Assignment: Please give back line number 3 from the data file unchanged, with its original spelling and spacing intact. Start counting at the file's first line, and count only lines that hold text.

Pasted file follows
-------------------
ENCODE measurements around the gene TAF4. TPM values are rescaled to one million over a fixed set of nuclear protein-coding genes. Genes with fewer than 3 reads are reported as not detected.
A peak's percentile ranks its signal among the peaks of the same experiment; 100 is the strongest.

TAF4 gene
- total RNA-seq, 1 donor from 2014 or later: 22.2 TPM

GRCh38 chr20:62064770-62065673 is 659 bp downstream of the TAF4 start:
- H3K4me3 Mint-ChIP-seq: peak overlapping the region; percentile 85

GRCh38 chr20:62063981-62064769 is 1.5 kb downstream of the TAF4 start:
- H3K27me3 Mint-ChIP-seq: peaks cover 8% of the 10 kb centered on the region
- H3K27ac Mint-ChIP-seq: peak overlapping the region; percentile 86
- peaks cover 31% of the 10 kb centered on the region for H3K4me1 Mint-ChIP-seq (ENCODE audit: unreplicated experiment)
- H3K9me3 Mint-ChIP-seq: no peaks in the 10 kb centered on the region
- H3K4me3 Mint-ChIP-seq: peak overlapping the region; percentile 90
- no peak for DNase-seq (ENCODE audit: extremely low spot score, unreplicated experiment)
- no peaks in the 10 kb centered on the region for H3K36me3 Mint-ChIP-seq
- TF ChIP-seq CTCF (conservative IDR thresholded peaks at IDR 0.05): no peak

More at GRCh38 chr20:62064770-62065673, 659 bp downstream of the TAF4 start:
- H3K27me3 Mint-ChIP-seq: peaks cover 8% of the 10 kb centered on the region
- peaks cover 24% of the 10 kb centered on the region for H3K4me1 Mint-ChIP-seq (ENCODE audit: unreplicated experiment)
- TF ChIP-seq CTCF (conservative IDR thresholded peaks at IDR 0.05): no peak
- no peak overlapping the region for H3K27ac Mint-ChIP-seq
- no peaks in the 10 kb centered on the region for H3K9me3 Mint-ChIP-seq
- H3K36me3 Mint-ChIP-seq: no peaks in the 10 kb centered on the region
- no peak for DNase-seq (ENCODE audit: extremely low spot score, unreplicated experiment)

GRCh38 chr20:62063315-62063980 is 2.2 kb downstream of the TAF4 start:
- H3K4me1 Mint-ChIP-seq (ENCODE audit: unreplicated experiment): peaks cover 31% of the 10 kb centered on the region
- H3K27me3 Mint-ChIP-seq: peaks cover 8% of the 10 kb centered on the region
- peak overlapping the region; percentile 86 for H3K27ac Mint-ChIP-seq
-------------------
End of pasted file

TAF4 gene